Oil comes from crude
oil, which is a mix of hydrocarbons with some oxygen, nitrogen, and
sulfur impurities. One barrel of oil (42 U.S. gallons) can provide
about 6 million Btu. Crude oil reserves are found all over the
world, but the Middle East alone has about 63 percent of the known
reserves. Of the oil consumed in the United States, most is used in
transportation, and much of the rest goes to industrial, commercial,
and residential uses. Crude oil is used to produce not only a range
of fuels, but also petrochemical ingredients for plastics, inks,
tires, pharmaceuticals, and a host of other products.
exploration technology and practices have led to the discovery of as
many new reserves as have already been used. To make the most of
this valuable resource, energy producers are developing more
efficient refining methods, product makers are finding more
efficient ways to use petrochemicals, and manufacturers are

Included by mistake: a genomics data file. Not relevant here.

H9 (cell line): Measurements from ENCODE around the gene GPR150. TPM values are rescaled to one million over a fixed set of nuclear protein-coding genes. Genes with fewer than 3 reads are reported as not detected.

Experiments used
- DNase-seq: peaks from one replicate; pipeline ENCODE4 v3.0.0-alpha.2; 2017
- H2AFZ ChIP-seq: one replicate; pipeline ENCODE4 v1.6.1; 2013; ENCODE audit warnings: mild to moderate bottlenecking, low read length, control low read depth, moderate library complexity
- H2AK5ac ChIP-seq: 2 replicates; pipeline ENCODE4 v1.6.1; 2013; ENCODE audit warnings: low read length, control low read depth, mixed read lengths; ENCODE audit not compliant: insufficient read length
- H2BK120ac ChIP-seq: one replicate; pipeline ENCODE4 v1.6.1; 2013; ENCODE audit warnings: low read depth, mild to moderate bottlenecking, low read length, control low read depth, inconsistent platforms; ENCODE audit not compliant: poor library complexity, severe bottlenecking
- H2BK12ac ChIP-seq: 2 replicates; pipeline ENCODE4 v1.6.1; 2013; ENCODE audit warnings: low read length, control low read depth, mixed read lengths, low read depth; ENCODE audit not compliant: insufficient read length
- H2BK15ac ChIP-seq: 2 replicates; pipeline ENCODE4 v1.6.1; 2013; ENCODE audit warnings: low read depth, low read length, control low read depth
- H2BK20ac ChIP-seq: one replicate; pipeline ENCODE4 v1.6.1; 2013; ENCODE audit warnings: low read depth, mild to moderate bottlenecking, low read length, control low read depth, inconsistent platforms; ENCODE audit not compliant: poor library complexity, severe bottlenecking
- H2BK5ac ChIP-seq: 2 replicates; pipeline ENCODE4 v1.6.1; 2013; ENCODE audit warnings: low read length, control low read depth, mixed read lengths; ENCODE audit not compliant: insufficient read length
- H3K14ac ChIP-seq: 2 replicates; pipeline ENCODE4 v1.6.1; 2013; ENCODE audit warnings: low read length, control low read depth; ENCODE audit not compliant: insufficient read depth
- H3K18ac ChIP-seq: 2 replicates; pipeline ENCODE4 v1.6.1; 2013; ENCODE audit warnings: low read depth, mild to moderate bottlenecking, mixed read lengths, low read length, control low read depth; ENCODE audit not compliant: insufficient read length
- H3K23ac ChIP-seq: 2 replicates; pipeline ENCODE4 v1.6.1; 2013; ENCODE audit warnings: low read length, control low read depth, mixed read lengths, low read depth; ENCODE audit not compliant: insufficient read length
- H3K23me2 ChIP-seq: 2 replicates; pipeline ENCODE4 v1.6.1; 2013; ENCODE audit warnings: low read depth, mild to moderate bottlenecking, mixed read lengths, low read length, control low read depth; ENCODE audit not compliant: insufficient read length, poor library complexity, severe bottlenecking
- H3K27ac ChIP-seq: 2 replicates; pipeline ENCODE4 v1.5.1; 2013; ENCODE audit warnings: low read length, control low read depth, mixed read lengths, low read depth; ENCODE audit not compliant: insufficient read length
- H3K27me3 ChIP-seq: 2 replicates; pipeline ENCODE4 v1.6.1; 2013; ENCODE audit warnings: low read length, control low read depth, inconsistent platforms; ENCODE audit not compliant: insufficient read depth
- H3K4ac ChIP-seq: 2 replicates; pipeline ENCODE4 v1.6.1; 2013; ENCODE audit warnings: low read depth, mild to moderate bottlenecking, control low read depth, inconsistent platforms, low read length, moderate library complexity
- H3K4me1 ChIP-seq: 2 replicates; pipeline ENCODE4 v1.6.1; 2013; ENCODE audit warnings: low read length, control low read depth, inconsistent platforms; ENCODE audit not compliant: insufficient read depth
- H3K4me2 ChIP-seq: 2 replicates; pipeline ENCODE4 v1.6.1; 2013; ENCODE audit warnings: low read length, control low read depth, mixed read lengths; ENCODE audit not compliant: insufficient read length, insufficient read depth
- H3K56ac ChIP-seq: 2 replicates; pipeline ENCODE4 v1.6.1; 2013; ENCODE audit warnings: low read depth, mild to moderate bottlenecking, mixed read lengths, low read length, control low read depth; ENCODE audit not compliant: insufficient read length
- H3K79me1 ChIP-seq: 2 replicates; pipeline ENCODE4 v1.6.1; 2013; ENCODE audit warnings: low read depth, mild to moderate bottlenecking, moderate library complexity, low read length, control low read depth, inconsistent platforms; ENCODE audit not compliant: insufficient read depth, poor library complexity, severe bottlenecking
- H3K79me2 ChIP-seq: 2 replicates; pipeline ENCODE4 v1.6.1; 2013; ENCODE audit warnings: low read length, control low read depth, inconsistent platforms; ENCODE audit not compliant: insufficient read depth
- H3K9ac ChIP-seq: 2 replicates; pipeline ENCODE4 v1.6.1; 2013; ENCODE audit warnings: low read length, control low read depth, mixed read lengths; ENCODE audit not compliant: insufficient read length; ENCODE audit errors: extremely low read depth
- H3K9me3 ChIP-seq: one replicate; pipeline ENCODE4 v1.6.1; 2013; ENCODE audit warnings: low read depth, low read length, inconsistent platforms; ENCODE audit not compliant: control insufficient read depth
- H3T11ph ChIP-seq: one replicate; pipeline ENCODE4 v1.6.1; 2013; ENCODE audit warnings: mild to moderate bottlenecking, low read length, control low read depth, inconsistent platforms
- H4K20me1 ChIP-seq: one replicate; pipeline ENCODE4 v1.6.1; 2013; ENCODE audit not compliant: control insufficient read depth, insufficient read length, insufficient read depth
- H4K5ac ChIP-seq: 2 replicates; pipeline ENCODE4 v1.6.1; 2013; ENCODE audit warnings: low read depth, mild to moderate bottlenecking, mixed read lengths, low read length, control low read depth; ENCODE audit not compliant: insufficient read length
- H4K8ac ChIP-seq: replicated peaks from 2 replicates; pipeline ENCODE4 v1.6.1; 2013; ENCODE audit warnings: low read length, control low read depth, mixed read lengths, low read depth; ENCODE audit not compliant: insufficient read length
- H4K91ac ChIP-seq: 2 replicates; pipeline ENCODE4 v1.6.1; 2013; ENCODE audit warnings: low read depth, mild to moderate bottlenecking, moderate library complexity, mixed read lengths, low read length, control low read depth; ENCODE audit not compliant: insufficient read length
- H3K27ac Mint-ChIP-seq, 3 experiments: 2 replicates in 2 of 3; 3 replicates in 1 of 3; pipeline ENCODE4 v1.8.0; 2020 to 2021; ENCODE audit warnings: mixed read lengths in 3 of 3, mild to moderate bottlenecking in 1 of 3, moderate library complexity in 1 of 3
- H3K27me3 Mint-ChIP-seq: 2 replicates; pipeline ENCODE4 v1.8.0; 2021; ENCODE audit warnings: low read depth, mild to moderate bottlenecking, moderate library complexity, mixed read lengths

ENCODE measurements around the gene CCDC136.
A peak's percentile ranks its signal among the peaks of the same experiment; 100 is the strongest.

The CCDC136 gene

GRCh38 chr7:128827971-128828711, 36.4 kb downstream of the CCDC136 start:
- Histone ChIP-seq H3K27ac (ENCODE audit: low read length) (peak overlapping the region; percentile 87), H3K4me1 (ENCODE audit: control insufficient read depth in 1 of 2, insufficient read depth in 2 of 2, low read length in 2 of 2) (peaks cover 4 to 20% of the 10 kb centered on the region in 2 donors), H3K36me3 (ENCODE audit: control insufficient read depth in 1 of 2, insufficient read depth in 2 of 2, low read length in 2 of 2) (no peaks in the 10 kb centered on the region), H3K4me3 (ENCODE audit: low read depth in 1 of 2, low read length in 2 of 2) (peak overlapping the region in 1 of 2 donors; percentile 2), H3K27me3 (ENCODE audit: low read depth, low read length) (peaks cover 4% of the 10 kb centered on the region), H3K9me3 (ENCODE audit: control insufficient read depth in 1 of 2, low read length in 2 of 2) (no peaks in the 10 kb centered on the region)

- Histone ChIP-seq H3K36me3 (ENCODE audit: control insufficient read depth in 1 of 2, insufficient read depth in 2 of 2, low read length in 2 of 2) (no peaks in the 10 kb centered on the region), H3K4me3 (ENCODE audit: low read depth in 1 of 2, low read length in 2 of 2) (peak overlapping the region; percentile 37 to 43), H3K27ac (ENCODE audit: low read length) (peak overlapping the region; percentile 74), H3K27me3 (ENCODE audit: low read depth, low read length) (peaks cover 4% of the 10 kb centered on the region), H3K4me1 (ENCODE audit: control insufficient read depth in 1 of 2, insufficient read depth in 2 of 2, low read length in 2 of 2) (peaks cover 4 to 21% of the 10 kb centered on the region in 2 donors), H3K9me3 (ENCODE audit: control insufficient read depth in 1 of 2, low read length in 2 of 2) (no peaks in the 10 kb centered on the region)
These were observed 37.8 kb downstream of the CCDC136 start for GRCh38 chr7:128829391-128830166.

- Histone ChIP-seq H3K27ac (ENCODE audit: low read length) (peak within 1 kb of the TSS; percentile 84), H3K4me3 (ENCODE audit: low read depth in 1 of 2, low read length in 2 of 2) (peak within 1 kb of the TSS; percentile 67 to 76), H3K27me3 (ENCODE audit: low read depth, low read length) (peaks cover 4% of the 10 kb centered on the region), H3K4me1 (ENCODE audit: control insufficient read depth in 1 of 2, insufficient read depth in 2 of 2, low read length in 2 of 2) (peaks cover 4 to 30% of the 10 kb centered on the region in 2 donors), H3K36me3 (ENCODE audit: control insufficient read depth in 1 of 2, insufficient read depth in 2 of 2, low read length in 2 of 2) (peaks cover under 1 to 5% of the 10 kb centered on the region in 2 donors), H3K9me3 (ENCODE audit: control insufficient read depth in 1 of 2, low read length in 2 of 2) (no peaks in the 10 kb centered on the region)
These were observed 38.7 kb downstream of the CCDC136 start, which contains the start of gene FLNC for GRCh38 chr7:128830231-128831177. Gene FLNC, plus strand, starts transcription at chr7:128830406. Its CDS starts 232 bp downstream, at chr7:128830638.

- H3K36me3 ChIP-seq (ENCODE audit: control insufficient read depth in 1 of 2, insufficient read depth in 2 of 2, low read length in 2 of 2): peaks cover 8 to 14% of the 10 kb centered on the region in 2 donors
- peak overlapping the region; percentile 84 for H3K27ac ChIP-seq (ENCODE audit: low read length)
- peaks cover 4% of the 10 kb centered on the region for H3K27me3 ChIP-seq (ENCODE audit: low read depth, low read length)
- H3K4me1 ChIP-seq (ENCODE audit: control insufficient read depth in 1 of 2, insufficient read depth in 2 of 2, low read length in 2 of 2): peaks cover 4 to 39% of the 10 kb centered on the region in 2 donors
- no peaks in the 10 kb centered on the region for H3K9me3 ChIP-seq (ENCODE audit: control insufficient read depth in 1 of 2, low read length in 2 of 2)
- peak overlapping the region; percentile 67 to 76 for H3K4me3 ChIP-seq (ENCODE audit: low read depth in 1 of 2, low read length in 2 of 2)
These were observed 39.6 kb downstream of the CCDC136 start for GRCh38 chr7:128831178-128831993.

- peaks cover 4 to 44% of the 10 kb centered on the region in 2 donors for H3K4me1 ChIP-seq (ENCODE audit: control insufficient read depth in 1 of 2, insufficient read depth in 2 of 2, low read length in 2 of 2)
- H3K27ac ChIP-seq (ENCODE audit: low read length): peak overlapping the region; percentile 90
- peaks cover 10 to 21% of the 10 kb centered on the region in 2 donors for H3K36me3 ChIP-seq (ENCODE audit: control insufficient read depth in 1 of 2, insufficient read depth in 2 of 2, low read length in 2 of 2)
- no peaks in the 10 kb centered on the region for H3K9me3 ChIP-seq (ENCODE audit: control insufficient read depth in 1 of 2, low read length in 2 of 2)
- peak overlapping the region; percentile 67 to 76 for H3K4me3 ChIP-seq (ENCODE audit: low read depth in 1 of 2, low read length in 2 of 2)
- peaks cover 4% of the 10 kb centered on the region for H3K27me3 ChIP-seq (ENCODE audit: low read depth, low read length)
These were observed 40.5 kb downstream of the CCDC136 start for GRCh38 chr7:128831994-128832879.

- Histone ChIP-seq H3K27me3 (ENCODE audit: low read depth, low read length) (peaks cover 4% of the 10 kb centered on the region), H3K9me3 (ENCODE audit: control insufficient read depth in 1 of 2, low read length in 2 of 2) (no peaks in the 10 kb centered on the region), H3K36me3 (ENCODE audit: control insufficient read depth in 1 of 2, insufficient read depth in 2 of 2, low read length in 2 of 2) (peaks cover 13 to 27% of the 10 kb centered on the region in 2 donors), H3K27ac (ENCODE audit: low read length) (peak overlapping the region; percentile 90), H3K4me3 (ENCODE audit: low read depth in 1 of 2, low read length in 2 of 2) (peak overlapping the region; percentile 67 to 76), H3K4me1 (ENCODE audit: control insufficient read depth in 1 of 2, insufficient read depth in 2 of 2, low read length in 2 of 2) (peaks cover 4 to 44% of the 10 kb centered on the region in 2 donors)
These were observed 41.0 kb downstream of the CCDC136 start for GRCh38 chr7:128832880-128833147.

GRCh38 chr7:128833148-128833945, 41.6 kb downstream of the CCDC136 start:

developing more efficient cars. New techniques of locating and
extracting oil from the earth are also making it possible to recover
oil that was once too expensive to produce.
Oil is usually
recovered by drilling wells through the non-porous rock barrier that
traps the oil. In general, about 30 percent of the oil trapped can
be economically recovered by pumping. "Secondary" recovery
can remove another 10 percent, by flooding the well with
high-pressure water or gas. Another 10 percent can sometimes be
recovered with "tertiary" methods that heat the oil to
scrub it out. About half of the oil is left trapped in the rock. Oil
producers are continually seeking economical ways to recover more of
The oil refining
process separates crude oil into different hydrocarbons and removes
impurities such as sulfur, nitrogen, and heavy metals. The first
step is fractional distillation, a process that takes advantage of
the fact that different hydrocarbons boil at different temperatures.
In a tall tower called a fractionating column, crude oil is heated
until it boils. Horizontal trays divide the column at intervals. As
the oil boils, it vaporizes. Each hydrocarbon rises to a tray at a
temperature just below its own boiling point. There, it cools and
turns back into a liquid.
fractions are liquefied petroleum gases (propane and butane) and the
petrochemicals used to make plastics, fabrics, and a wide array of
consumer products. Next come gasoline, kerosene, and diesel fuel.
Heavier fractions make home heating oil and fuel for ships and
factories. Still heavier fractions are made into lubricants and
waxes. The remains include asphalt.